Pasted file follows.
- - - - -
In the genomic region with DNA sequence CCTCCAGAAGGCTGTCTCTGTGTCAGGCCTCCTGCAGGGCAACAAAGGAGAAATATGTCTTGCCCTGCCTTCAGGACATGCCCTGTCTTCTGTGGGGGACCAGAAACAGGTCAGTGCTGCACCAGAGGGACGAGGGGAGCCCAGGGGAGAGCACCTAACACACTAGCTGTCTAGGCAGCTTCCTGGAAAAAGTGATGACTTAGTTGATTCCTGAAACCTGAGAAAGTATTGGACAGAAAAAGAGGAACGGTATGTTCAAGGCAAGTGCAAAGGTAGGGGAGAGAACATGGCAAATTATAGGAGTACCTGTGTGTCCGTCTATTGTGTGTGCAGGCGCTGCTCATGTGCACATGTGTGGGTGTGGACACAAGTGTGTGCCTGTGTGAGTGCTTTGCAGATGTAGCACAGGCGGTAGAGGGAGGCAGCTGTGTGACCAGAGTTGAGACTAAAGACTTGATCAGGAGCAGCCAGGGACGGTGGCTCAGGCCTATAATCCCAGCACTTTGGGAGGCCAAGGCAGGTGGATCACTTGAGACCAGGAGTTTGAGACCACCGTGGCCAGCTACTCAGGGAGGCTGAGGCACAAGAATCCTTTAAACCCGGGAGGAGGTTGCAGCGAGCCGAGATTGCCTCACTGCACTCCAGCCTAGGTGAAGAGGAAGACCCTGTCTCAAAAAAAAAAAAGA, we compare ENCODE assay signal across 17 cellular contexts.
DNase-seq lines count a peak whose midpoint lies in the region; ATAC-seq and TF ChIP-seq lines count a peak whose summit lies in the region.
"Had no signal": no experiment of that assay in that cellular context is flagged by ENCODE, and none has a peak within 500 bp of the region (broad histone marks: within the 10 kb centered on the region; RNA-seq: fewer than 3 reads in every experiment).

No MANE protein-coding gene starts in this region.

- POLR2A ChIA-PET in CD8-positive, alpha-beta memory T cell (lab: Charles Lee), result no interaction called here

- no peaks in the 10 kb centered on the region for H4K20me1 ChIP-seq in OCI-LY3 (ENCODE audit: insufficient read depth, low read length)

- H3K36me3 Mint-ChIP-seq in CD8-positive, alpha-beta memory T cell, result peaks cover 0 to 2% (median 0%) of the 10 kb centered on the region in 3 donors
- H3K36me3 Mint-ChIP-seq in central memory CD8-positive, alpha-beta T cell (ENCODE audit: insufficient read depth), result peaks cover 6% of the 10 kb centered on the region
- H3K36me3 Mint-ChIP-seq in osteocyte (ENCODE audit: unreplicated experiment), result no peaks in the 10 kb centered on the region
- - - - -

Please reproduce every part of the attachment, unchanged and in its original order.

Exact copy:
In the genomic region with DNA sequence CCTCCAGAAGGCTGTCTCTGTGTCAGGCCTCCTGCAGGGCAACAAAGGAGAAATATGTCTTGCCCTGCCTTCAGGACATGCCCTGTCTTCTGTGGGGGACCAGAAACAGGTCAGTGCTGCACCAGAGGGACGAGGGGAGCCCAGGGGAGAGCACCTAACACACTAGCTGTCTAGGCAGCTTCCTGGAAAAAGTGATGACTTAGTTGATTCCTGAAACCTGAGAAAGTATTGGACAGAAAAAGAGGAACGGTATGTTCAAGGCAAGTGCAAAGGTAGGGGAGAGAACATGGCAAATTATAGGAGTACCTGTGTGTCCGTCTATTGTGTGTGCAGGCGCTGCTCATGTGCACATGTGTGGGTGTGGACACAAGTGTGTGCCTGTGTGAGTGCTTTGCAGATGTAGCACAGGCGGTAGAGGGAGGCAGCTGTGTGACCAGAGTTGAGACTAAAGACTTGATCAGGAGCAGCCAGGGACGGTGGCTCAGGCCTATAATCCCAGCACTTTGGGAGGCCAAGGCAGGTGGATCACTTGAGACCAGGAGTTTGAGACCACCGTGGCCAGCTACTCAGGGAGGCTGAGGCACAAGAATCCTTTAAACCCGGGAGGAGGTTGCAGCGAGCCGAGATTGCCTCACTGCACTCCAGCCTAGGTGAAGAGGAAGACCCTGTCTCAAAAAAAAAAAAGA, we compare ENCODE assay signal across 17 cellular contexts.
DNase-seq lines count a peak whose midpoint lies in the region; ATAC-seq and TF ChIP-seq lines count a peak whose summit lies in the region.
"Had no signal": no experiment of that assay in that cellular context is flagged by ENCODE, and none has a peak within 500 bp of the region (broad histone marks: within the 10 kb centered on the region; RNA-seq: fewer than 3 reads in every experiment).

No MANE protein-coding gene starts in this region.

- POLR2A ChIA-PET in CD8-positive, alpha-beta memory T cell (lab: Charles Lee), result no interaction called here

- no peaks in the 10 kb centered on the region for H4K20me1 ChIP-seq in OCI-LY3 (ENCODE audit: insufficient read depth, low read length)

- H3K36me3 Mint-ChIP-seq in CD8-positive, alpha-beta memory T cell, result peaks cover 0 to 2% (median 0%) of the 10 kb centered on the region in 3 donors
- H3K36me3 Mint-ChIP-seq in central memory CD8-positive, alpha-beta T cell (ENCODE audit: insufficient read depth), result peaks cover 6% of the 10 kb centered on the region
- H3K36me3 Mint-ChIP-seq in osteocyte (ENCODE audit: unreplicated experiment), result no peaks in the 10 kb centered on the region